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In public, lawmakers scold drug distributors. Come campaign season, they accept their cash willingly

WASHINGTON — In this election season, lawmakers are taking on drug distributors with abandon, and many seem to relish the role.

“I just want you to feel shame,” one member of Congress said in May to five executives of major drug wholesalers, which are accused of worsening the opioid crisis by dumping thousands of addictive painkillers into small towns.

“Enough is enough,” said another. “We expect you to do more.”

If blanketing Capitol Hill with cash counts as “doing more,” the distributors are fulfilling their mandate.

In the run-up to next month’s midterm elections, the country’s three largest distributors alone have given nearly $3 million to congressional campaigns. Key lawmakers from both parties — including many of the ones who publicly shamed the companies for their role in the crisis — have accepted the contributions eagerly.

According to a STAT analysis of the current cycle’s campaign finance disclosures, two of the three largest distributors are on pace to exceed their campaign donations from 2016 — a notable increase, since campaign spending tends to stagnate in years without a presidential election.

In many cases, the largest contributions have gone to lawmakers who oversee investigations into those distributors or who play key roles in determining health care and drug policy.

Rep. Frank Pallone (D-N.J.) took $5,000 this cycle, topping off $56,500 from distributors and manufacturers before the 2016 election, according to a recent research letter published in the Journal of the American Medical Association. Rep. Diana DeGette (D-Colo.) took another $3,500. And following $23,500 in contributions from distributors and manufacturers last cycle, Rep. Greg Walden (R-Ore.), the chair of the House Energy and Commerce Committee, has accepted $8,500 to date from AmerisourceBergen and McKesson this election cycle.

From drug companies to insurers, lawmakers routinely accept campaign contributions from the companies across the health care industry that they are tasked with regulating. But few industries have faced more scrutiny than opioid distributors and manufacturers, many of which are being sued in a consolidated case in federal court, and which are increasingly shouldering the blame for a crisis taking nearly the lives of nearly 50,000 Americans each year.

Yet for all the money their campaigns have accepted from those very companies, lawmakers say their oversight abilities have not been compromised.

Walden’s committee hosted the hearing at which members had their say before the distributor executives, and he was key in shepherding through Congress a sweeping opioids bill that President Trump is expected to sign this month.

“No member of Congress has done more than Chairman Walden to end the deadly cycle of diversion, addiction, and overdose,” said a committee spokesman, Zach Hunter. “Any suggestion otherwise ignores his historic efforts to fight the opioid epidemic.”

A spokesman for Pallone also pointed to the congressman’s involvement in an ongoing House investigation of drug distributors.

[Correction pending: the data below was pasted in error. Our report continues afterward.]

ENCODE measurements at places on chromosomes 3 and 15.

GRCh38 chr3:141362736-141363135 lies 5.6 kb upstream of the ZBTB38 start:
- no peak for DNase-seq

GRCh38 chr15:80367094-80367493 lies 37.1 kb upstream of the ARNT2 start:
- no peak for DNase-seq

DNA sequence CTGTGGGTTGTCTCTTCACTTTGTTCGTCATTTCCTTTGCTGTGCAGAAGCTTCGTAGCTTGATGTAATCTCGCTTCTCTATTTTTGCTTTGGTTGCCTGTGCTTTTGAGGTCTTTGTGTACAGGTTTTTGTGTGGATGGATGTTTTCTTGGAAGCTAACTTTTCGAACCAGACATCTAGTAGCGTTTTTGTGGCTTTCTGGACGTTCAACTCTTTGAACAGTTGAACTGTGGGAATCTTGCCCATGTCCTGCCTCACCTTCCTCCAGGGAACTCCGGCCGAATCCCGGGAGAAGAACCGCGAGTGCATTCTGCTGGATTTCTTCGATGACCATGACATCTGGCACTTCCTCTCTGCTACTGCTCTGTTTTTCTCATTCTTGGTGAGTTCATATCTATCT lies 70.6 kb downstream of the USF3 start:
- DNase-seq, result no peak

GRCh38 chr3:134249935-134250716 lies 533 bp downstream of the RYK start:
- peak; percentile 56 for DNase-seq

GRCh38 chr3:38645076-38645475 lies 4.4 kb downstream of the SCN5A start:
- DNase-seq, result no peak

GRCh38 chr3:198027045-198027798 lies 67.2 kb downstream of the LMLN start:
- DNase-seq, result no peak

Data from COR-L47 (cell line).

Aides to every lawmaker contacted by STAT gave a similar response: The campaign cash has no bearing on how they conduct oversight or policymaking.

AmerisourceBergen has donated $1.2 million to date in the 2017-18 campaign cycle; Cardinal $825,000; McKesson nearly $920,000. McKesson’s spending is on pace to match the previous cycle, while AmerisourceBergen and Cardinal have already matched or outstripped their previous spending totals with a month remaining before the midterm elections.

Sen. Claire McCaskill (D-Mo.), who has not accepted campaign cash from distributors, has spoken of the pharmaceutical industry’s ability to sprinkle cash “like fairy dust” around the Capitol — and to use their curried favor to stall legislation that isn’t industry-friendly.

McCaskill has hinted this may be the case with a bill she introduced to restore some of the Drug Enforcement Administration’s enforcement authority over distributors, a provision that was left out of the opioids bill even though it enjoys support from lawmakers in both parties.

The donations in the current cycle follow a previous trend detailed in the JAMA research letter, which showed a consistent stream of cash flowing to the lawmakers on committees with most authority over the distributors prior to the 2016 election. (The analysis also included contributions from some drug manufacturers accused of marketing the potentially addictive drugs misleadingly.)

Numerous candidates — the JAMA research letter cited Sens. Elizabeth Warren (D-Mass.), Susan Collins (R-Maine), and Rand Paul (R-Ky.) — did not accept money in the 2016 cycle from opioid distributors or manufacturers.

“The ABC-PAC contributes to candidates of all political parties who maintain an active voice on health care issues, and who represent areas in which AmerisourceBergen maintains a significant presence,” a spokesman for the company said.

Cardinal Health declined to comment and McKesson referred a request for comment on the JAMA research letter to the Healthcare Distribution Alliance, the distributor trade group. An HDA spokesman declined to comment as to whether industry’s campaign donation strategy has changed in recent years.

Even the lawmaker who told distributors in May that he wanted them to “feel shame” — Rep. David McKinley (R-W.Va.) — is not a full exception to the rule.

On March 31, 2017, Cardinal Health wrote his campaign a check for $2,500.

This article is reproduced with permission from STAT. It was first published on Oct. 12, 2018. Find the original story here.